Looming over the main stage of the Paul VI Audience Hall in Vatican City, La Resurrezione by sculptor Pericle Fazzini depicts a thoroughly modern resurrection scene that dwarfs the sitting Pope as he receives his general audience.
Installed in 1977, the massive sculptural piece shows a rapturous Jesus figure held aloft on plumes of twisted metal brambles. Made of a bronze-copper alloy, the gigantic piece of religious misery stands over 20 feet tall and over 60 feet long, weighing in at a whopping eight tons. While the imposing display is fairly abstract, it is said to specifically depict Christ rising from a nuclear crater, invoking the 20th century fear of the bomb. The thick fumes of toxic smoke portrayed in the piece almost seem to writhe beneath the over-sized Son of God.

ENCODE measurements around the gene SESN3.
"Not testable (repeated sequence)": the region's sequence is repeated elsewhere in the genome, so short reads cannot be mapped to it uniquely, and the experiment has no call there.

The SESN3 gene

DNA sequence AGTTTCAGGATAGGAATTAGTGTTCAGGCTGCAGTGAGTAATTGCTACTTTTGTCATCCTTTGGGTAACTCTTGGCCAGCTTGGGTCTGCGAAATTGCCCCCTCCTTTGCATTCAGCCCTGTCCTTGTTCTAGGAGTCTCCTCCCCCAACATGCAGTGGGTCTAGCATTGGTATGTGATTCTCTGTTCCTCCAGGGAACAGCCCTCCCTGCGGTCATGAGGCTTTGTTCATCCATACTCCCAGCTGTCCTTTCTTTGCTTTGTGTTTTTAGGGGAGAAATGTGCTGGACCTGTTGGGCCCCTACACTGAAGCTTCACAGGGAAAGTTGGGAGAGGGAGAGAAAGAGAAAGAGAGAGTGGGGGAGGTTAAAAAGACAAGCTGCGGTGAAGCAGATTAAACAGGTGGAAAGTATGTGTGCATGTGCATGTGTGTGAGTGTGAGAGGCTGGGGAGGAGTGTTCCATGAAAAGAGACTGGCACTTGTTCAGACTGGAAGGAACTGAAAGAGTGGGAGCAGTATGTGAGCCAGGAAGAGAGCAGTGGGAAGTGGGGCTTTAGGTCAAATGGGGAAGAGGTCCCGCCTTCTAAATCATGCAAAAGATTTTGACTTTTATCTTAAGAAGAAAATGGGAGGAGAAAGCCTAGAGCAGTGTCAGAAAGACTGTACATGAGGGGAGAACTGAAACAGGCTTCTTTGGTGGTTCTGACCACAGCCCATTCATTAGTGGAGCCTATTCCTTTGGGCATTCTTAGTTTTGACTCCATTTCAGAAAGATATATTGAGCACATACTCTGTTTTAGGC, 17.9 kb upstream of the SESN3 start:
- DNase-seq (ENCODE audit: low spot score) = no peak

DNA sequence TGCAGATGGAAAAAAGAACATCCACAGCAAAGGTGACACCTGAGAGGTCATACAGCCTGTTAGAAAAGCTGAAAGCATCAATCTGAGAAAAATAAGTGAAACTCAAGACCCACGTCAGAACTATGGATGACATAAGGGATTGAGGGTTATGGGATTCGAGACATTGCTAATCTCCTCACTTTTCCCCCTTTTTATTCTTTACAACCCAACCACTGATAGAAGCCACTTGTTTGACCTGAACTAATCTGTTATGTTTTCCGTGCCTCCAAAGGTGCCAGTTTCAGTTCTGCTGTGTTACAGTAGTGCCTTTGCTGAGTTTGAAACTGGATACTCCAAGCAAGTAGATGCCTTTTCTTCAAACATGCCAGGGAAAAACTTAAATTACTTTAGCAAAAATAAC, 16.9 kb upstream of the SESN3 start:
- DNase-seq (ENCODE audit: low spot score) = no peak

This evocative piece is located in the audience hall used by the Pope to deliver his less popular general audiences and oratories. These smaller (by comparison) events offer a chance to get a bit more up close and personal with the Pope, but one must still confront the beauty and (the horror) of La Resurrezione.